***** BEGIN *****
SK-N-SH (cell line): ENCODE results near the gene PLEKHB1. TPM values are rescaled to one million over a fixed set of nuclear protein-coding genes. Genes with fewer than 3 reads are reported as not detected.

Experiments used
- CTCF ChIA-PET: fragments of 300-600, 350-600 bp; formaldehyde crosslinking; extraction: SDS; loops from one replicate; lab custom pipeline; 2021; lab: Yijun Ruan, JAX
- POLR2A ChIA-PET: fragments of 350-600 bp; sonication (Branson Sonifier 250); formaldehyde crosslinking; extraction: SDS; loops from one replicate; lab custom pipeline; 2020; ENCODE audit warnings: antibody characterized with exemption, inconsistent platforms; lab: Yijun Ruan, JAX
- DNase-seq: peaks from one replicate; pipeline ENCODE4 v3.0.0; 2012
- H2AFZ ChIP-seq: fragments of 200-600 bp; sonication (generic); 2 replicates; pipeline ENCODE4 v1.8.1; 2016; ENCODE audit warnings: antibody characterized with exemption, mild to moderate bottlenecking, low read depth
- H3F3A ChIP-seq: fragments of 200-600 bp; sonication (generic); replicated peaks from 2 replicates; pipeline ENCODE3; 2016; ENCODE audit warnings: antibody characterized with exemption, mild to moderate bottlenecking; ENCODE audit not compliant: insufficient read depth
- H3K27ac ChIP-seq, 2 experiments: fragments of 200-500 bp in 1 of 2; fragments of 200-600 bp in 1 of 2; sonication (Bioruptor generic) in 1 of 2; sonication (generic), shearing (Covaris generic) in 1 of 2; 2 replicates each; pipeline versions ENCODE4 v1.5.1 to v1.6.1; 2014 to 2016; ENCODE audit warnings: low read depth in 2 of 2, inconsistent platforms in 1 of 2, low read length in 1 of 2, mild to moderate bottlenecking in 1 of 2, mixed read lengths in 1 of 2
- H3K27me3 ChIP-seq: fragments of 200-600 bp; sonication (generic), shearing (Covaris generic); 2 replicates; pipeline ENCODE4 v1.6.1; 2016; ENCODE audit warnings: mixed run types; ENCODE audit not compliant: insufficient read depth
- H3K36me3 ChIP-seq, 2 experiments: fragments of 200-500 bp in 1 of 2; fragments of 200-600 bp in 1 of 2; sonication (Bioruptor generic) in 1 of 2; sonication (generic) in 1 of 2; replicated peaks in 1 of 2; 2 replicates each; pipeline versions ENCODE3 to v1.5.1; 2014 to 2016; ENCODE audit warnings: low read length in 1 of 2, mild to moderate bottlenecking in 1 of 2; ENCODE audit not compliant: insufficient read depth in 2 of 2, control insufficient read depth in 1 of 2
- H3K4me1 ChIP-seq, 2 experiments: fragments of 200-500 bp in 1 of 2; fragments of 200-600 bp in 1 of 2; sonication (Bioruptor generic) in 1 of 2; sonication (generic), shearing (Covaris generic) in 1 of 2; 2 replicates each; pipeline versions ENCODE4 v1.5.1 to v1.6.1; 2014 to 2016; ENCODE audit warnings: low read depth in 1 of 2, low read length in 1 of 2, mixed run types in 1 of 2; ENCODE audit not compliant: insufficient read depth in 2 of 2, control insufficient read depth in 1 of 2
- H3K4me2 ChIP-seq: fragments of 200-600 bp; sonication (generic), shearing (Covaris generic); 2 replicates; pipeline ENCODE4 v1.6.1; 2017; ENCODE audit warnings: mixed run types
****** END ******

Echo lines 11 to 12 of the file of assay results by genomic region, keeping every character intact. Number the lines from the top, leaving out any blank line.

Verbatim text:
- H3K4me1 ChIP-seq, 2 experiments: fragments of 200-500 bp in 1 of 2; fragments of 200-600 bp in 1 of 2; sonication (Bioruptor generic) in 1 of 2; sonication (generic), shearing (Covaris generic) in 1 of 2; 2 replicates each; pipeline versions ENCODE4 v1.5.1 to v1.6.1; 2014 to 2016; ENCODE audit warnings: low read depth in 1 of 2, low read length in 1 of 2, mixed run types in 1 of 2; ENCODE audit not compliant: insufficient read depth in 2 of 2, control insufficient read depth in 1 of 2
- H3K4me2 ChIP-seq: fragments of 200-600 bp; sonication (generic), shearing (Covaris generic); 2 replicates; pipeline ENCODE4 v1.6.1; 2017; ENCODE audit warnings: mixed run types